Ehrlichiosis symptoms in dogs may include any of the following:

  • Fever
  • Lethargy
  • Dehydration
  • Weight loss
  • Breathing difficulties
  • Enlarged lymph nodes
  • Limping
  • Bleeding disorders (nosebleeds, coughing up blood, unexplained bruises)
  • Pale gums
  • Vomiting or diarrhea
  • Neurologic signs (difficulty walking, muscle tremors, seizures, loss of consciousness)

Diagnosing This Condition in Dogs

If your dog has nonspecific signs of illness, such as those seen with ehrlichiosis, your veterinarian will likely begin by performing blood tests. A complete blood cell count and serum biochemistry allow your veterinarian to assess your dog’s overall health, including red blood cell count, white blood cell count, platelet count, and organ function tests. If your dog has ehrlichiosis, these blood tests typically show an abnormally low platelet count and low blood protein levels. Red blood cell counts and white blood cell counts may also be reduced.

The most common test for ehrlichiosis is an in-house test that detects Ehrlichia canis. This test can be run in the veterinary clinic and provides accurate results in approximately 10 minutes. In-house testing may be performed on dogs with suspected ehrlichiosis, but it is also often performed as a part of yearly wellness testing in dogs. Many heartworm tests used by veterinary clinics also include a test for Ehrlichia canis.

Other tests are available to detect less-common Ehrlichia species. These tests often require sending a blood sample to an off-site laboratory for analysis. It may take several days to receive the results from these tests.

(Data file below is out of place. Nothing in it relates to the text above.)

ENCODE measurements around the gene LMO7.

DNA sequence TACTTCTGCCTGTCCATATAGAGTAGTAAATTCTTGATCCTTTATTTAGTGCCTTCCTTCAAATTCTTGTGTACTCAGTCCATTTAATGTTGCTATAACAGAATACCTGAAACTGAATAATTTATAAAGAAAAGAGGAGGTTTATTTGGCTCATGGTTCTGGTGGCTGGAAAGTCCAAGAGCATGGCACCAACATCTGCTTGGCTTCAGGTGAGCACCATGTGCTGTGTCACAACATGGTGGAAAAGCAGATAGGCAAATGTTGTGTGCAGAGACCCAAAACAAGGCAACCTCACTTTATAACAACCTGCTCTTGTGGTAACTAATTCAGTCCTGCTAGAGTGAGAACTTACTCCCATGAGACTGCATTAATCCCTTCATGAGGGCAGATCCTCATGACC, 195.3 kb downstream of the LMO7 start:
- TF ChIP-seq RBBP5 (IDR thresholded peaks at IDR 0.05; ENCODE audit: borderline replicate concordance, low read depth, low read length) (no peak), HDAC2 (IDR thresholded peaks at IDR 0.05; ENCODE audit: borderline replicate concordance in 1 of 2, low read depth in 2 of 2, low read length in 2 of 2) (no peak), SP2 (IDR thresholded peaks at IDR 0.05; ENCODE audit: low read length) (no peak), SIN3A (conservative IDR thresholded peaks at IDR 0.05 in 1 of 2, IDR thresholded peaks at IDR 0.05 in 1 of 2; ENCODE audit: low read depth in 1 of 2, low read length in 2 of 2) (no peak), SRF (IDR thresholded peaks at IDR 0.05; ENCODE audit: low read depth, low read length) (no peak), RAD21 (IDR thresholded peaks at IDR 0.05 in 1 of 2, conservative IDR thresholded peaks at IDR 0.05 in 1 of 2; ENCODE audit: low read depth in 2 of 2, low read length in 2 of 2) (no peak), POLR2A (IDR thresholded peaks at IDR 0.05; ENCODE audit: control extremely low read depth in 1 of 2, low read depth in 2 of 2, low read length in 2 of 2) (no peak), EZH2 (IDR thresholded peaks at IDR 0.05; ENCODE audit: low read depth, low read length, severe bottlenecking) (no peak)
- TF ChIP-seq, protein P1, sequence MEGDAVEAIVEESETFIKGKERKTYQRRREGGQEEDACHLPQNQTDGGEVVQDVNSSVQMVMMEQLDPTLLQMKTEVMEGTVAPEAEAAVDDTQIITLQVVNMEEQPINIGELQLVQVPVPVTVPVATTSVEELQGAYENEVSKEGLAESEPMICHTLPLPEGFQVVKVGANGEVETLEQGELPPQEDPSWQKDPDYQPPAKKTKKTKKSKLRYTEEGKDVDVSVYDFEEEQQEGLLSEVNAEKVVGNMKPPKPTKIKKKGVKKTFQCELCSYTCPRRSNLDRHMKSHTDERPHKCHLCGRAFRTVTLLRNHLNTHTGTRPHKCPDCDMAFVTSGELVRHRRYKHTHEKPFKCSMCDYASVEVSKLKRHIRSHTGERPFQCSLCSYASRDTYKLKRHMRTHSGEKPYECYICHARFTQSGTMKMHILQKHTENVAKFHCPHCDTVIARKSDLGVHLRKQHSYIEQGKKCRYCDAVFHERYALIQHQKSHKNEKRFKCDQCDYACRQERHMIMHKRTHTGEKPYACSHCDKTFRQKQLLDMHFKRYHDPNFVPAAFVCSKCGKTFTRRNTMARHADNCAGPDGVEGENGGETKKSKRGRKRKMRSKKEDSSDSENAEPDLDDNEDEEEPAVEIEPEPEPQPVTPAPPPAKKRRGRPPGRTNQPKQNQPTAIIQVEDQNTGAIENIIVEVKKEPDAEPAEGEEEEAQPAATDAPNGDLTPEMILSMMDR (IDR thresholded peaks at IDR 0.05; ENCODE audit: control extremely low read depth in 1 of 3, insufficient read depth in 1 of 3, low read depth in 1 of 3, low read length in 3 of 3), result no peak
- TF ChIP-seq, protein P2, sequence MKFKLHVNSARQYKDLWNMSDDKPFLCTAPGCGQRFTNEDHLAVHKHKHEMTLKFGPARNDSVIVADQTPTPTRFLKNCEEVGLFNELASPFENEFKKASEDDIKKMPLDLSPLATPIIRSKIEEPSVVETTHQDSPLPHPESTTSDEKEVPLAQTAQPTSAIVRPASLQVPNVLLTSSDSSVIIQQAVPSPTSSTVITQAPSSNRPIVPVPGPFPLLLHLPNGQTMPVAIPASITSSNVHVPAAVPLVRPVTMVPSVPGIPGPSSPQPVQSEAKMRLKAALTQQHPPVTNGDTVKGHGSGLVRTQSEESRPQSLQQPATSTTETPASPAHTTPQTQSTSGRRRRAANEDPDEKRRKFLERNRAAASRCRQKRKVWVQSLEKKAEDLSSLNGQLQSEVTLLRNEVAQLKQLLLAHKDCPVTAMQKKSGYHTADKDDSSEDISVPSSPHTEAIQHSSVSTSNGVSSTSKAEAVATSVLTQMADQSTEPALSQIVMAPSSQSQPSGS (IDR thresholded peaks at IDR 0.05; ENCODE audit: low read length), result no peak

How to Treat Ehrlichiosis in Dogs

Veterinarian giving a dog a pill

Ehrlichiosis is a bacterial infection. Therefore, the most important component of ehrlichiosis treatment in dogs is antibiotics. 

Dogs that are severely ill may require additional treatments. In some cases, medication may be required to address pain and inflammation. Dogs with significant bleeding problems may need to be hospitalized for blood transfusions, to address anemia and low cell counts. 

Medications to Treat Ehrlichiosis in Dogs

Doxycycline is an oral antibiotic used to treat ehrlichiosis. This antibiotic is used to treat a variety of tick diseases. Doxycycline may be given in tablet or capsule form. Treatment with doxycycline is typically continued for four weeks, in order to fully eliminate the infection. The most common side effects of doxycycline are nausea and vomiting. Giving the medication with food may lessen side effects. In some cases, other antibiotics that are closely related to doxycycline, such as minocycline or tetracycline, may be used. 

Prednisone tablets may also be given in severe cases, to reduce inflammation associated with ehrlichiosis. Side effects of prednisone may include increased thirst and urination, increased appetite, and increased panting. These side effects typically resolve once the medication is stopped.

General Cost to Treat Canine Ehrlichiosis

The cost of ehrlichiosis treatment depends on the severity of the disease. In dogs with mild disease, requiring only doxycycline, the cost of medication may range from $25-$100. 

In dogs with severe signs of disease, requiring blood transfusions and more aggressive treatment, the cost may increase to thousands of dollars.

How to Prevent Dogs From Contracting Ehrlichiosis

The only way to prevent ehrlichiosis is to ensure that your dog is not exposed to ticks. For most dogs, this requires the use of year-round tick prevention. There are a number of different types of tick prevention available, including oral medications, topical medications, and tick collars. Tick prevention not only prevents ehrlichiosis, but also prevents other tick borne diseases in dogs. 

Talk to your veterinarian to determine the best tick prevention for your pet.